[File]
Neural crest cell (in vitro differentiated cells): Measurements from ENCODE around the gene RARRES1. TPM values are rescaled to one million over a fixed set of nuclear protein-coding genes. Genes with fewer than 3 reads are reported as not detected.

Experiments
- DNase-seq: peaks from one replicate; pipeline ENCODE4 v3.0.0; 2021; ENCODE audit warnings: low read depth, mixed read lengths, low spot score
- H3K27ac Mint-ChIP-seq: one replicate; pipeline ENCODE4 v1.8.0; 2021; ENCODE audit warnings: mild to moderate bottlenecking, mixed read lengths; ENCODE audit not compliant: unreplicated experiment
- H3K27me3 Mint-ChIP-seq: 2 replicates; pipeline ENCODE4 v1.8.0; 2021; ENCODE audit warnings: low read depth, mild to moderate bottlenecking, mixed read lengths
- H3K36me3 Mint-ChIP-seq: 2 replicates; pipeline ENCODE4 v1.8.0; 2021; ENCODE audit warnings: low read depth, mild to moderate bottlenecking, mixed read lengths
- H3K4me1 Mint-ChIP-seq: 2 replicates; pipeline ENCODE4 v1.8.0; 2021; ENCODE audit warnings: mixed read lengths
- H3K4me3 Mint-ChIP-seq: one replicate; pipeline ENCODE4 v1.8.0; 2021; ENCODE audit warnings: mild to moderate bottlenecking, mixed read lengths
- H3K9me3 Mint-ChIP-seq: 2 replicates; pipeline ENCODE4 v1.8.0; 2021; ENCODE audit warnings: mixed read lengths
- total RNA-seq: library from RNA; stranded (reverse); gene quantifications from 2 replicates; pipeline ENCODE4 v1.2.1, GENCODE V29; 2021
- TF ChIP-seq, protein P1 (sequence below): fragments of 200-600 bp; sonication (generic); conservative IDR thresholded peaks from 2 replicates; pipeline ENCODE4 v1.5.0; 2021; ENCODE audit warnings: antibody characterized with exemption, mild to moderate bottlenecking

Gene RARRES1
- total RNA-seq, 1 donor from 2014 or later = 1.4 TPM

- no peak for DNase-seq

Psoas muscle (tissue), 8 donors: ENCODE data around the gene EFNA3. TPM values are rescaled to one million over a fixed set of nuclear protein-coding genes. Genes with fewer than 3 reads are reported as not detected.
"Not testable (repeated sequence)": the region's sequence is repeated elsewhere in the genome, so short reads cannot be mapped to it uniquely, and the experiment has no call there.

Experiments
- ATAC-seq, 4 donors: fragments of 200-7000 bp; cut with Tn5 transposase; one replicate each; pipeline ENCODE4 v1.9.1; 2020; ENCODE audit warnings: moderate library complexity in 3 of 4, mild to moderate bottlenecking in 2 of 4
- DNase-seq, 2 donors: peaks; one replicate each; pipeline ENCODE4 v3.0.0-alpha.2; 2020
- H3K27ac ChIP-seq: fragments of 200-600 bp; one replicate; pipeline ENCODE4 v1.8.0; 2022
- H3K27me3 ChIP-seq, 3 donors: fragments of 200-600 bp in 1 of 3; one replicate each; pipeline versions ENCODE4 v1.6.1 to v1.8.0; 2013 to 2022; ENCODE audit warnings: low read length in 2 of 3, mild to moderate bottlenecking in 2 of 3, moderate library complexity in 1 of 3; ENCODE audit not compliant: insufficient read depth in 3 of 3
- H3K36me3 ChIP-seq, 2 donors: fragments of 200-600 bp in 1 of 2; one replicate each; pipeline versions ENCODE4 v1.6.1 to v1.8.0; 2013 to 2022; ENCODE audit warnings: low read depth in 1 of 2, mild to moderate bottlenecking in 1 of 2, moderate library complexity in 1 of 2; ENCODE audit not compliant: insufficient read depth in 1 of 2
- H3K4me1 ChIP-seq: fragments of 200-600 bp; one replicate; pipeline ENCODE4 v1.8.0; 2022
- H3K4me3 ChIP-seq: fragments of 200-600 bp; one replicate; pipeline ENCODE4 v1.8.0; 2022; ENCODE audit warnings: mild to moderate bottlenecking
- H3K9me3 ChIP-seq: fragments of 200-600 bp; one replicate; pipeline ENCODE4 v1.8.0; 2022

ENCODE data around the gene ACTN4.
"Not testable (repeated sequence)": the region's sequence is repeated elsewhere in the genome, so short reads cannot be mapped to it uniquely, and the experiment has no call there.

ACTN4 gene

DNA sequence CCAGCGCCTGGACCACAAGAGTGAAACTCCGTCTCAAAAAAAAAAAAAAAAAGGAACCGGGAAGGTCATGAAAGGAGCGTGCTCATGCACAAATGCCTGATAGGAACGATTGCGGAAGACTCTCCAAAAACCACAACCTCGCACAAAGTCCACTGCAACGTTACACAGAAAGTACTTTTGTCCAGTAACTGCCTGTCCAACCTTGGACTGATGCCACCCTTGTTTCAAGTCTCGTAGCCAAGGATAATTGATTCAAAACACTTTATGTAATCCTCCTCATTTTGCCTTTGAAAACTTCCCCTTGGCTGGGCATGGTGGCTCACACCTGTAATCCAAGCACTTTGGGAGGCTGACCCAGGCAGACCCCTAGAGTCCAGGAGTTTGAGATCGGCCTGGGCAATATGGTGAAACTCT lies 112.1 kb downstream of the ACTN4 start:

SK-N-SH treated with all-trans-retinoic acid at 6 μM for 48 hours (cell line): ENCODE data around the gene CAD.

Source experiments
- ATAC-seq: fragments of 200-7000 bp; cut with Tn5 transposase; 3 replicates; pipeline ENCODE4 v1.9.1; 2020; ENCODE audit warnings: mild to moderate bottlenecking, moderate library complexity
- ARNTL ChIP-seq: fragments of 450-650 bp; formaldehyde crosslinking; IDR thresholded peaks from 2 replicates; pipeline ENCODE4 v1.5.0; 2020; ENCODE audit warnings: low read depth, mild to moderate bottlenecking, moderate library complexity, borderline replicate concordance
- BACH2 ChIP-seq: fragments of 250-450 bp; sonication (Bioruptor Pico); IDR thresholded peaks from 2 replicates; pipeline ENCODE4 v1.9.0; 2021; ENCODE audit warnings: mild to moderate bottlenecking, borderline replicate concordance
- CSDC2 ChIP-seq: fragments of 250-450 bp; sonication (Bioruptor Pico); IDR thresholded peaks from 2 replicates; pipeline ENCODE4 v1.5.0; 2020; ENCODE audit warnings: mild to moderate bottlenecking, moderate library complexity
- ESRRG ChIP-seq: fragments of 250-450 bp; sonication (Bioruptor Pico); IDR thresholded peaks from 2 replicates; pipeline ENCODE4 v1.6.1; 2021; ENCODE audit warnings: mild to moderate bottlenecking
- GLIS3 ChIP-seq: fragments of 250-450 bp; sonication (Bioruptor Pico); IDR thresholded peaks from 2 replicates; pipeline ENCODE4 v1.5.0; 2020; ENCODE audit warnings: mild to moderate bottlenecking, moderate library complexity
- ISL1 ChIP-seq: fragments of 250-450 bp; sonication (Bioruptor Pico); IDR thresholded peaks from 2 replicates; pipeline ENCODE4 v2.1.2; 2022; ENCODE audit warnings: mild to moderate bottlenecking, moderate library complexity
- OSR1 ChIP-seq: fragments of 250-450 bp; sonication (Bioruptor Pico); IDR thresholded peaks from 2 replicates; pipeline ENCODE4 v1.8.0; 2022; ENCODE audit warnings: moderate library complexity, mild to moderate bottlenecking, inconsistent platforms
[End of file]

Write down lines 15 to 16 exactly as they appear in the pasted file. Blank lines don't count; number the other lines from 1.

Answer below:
Psoas muscle (tissue), 8 donors: ENCODE data around the gene EFNA3. TPM values are rescaled to one million over a fixed set of nuclear protein-coding genes. Genes with fewer than 3 reads are reported as not detected.
"Not testable (repeated sequence)": the region's sequence is repeated elsewhere in the genome, so short reads cannot be mapped to it uniquely, and the experiment has no call there.